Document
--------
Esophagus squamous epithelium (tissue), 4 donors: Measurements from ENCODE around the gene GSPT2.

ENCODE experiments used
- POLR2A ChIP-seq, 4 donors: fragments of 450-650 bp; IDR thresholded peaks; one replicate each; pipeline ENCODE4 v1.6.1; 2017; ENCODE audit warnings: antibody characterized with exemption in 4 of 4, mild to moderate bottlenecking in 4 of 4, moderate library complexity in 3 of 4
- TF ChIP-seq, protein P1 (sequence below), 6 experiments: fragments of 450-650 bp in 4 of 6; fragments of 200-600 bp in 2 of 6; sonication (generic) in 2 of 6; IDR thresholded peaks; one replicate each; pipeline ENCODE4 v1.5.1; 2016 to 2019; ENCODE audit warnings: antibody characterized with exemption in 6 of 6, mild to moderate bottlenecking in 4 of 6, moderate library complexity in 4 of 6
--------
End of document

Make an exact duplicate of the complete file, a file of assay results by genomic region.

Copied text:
Esophagus squamous epithelium (tissue), 4 donors: Measurements from ENCODE around the gene GSPT2.

ENCODE experiments used
- POLR2A ChIP-seq, 4 donors: fragments of 450-650 bp; IDR thresholded peaks; one replicate each; pipeline ENCODE4 v1.6.1; 2017; ENCODE audit warnings: antibody characterized with exemption in 4 of 4, mild to moderate bottlenecking in 4 of 4, moderate library complexity in 3 of 4
- TF ChIP-seq, protein P1 (sequence below), 6 experiments: fragments of 450-650 bp in 4 of 6; fragments of 200-600 bp in 2 of 6; sonication (generic) in 2 of 6; IDR thresholded peaks; one replicate each; pipeline ENCODE4 v1.5.1; 2016 to 2019; ENCODE audit warnings: antibody characterized with exemption in 6 of 6, mild to moderate bottlenecking in 4 of 6, moderate library complexity in 4 of 6